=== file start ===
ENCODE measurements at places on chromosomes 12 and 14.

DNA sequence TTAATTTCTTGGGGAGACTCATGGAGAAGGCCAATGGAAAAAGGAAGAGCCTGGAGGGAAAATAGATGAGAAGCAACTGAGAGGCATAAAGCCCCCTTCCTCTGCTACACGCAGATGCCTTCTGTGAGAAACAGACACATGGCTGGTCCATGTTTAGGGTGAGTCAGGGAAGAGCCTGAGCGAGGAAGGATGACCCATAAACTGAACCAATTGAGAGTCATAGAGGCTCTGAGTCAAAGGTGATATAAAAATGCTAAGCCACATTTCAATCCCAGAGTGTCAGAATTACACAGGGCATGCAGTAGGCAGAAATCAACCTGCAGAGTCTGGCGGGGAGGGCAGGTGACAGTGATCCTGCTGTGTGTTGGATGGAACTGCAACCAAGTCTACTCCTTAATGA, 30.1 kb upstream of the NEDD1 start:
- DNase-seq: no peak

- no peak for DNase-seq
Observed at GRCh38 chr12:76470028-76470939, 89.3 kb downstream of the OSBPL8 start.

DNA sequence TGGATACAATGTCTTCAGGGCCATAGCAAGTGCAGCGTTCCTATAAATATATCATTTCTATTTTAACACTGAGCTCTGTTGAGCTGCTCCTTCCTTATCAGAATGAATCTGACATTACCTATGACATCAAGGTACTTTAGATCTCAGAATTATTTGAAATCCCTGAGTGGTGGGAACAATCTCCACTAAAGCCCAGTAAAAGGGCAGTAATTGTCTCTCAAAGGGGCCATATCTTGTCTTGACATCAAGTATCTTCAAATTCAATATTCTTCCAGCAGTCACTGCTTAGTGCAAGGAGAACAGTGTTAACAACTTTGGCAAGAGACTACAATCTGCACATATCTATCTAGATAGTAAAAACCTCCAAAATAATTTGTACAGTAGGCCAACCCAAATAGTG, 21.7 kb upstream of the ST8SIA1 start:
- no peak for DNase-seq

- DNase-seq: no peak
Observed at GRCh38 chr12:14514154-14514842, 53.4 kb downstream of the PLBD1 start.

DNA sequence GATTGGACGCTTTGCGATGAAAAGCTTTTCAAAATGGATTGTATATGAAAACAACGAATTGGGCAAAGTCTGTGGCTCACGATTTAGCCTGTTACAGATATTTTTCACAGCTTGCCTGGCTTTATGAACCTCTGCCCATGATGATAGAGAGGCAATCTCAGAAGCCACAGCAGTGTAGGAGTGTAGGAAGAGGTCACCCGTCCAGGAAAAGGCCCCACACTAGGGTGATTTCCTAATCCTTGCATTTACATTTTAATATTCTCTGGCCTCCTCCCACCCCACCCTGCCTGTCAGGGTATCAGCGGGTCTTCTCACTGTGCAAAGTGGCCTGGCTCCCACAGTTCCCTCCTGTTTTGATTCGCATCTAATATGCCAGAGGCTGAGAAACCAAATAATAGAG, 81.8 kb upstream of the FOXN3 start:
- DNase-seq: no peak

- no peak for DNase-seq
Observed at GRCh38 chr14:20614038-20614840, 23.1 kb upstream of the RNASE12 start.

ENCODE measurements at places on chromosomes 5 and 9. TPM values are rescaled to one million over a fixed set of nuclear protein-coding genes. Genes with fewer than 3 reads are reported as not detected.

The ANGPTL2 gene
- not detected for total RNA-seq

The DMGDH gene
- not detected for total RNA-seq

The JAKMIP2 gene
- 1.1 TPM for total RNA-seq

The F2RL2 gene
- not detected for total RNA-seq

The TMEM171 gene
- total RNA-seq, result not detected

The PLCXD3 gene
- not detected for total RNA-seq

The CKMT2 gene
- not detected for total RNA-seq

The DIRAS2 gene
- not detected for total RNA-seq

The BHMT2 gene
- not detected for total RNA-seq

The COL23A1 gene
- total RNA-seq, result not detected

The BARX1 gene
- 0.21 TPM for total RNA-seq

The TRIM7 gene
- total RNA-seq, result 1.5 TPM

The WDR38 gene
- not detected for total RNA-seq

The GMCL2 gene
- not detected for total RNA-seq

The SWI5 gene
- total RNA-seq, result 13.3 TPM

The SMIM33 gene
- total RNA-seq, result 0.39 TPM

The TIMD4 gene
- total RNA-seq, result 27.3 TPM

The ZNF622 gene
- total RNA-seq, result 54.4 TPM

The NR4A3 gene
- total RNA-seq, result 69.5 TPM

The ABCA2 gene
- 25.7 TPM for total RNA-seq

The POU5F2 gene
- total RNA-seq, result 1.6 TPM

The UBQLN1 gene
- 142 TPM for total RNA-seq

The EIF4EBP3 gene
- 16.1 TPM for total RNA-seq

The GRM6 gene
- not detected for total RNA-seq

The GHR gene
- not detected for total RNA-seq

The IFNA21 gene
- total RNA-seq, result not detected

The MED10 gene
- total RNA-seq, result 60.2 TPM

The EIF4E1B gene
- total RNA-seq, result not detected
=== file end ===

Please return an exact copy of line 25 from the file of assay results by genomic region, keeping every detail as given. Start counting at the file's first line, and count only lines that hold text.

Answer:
The PLCXD3 gene